Among the 70,000 or so people who will make the trip to Black Rock City, Nevada, this weekend for the start of Burning Man will be some of the most influential people in Silicon Valley.
Every year, some of tech's top execs join the annual festival, dressing in shiny costumes and exploring the art installations just like everyone else.
The unwritten rules of the festival encourage anonymity and privacy. But the attendance of some of the CEOs and founders has been revealed by one of their enthusiastic peers on Medium. And many members of the tech elite have found their time on the playa — Burning Man speak for the dusty dry lake bed where the festival takes place — so life-changing that they couldn't help but speak about it publicly.
While nicknames and creative costumes often make it difficult to know if you've run into someone famous at the festival, a little knowledge can go a long way. These are the powerful techies known to hang out in Black Rock City.
Who knows? You might just run into one of them on one of the festival's famous art cars.
Elon Musk, CEO of Tesla and SpaceX
Not only has Musk taken more than one pilgrimage to Black Rock City, he's also gone on the record touting the annual art festival as an integral part of Silicon Valley culture.
Musk has even been spotted covered in dust at In-n-Out, a popular stop for Burning Man attendees seeking their first post-festival meal. The restaurant draws crowds in no small part because of its proximity to both the freeway and the event.
Sergey Brin and Larry Page, founders of Google
Brin and Page have reportedly attended the event repeatedly over the years, enthusiastically. To disguise their identities, they've worn full spandex body suits, according to published reports. And they've encouraged Google employees to attend, even running a free shuttle bus to the event.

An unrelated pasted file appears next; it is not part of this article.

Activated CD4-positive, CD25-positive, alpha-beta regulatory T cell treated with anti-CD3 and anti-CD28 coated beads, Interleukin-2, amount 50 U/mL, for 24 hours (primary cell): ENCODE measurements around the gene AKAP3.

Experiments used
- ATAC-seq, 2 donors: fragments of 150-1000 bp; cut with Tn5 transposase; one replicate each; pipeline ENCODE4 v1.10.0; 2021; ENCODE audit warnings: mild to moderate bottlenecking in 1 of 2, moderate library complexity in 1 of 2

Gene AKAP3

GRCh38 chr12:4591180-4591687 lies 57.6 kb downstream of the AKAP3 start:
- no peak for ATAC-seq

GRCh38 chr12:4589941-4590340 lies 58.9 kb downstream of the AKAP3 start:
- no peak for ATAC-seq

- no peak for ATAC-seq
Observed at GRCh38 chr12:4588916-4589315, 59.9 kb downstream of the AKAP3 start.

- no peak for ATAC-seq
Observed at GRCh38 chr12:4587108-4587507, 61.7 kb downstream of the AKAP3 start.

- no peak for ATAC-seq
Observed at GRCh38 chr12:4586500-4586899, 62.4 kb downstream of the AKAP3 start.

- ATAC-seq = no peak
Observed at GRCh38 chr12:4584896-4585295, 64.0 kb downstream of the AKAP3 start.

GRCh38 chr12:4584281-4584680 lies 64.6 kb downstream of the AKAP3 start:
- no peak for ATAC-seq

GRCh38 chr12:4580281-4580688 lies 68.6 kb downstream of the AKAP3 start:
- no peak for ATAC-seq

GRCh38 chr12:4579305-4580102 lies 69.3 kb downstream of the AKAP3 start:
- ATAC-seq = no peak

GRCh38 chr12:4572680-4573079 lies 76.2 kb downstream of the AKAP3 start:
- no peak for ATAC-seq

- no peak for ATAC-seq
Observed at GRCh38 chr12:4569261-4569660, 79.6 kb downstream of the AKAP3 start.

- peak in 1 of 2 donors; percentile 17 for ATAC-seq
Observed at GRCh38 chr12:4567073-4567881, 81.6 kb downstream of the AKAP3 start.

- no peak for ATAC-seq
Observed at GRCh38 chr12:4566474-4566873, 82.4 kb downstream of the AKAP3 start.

But no anecdote captures Google's relationship to Burning Man quite like the story of Brin's separation from 23andMe CEO Anne Wojcicki.
The couple separated in 2013 because Brin was having an affair with one of his employees, Amanda Rosenberg. After initially keeping the separation secret, Brin reportedly decided to publicly reveal it before that year's Burning Man, because he planned to attend the event with Rosenberg.
Eric Schmidt, executive chairman of Google's Alphabet
It's not hard to find photos of Schmidt in the sort of Mad Max-meets-clown attire that is so common at the festival. But attending Burning Man hasn't always been a chance for Schmidt to get in touch with his wild side.
Brin, Page and Schmidt have all said publicly that Schmidt worked his way into the Google CEO job while networking at the festival. Google's founders reportedly picked Schmidt because his love for the event indicated he would fit in well with Google's culture.
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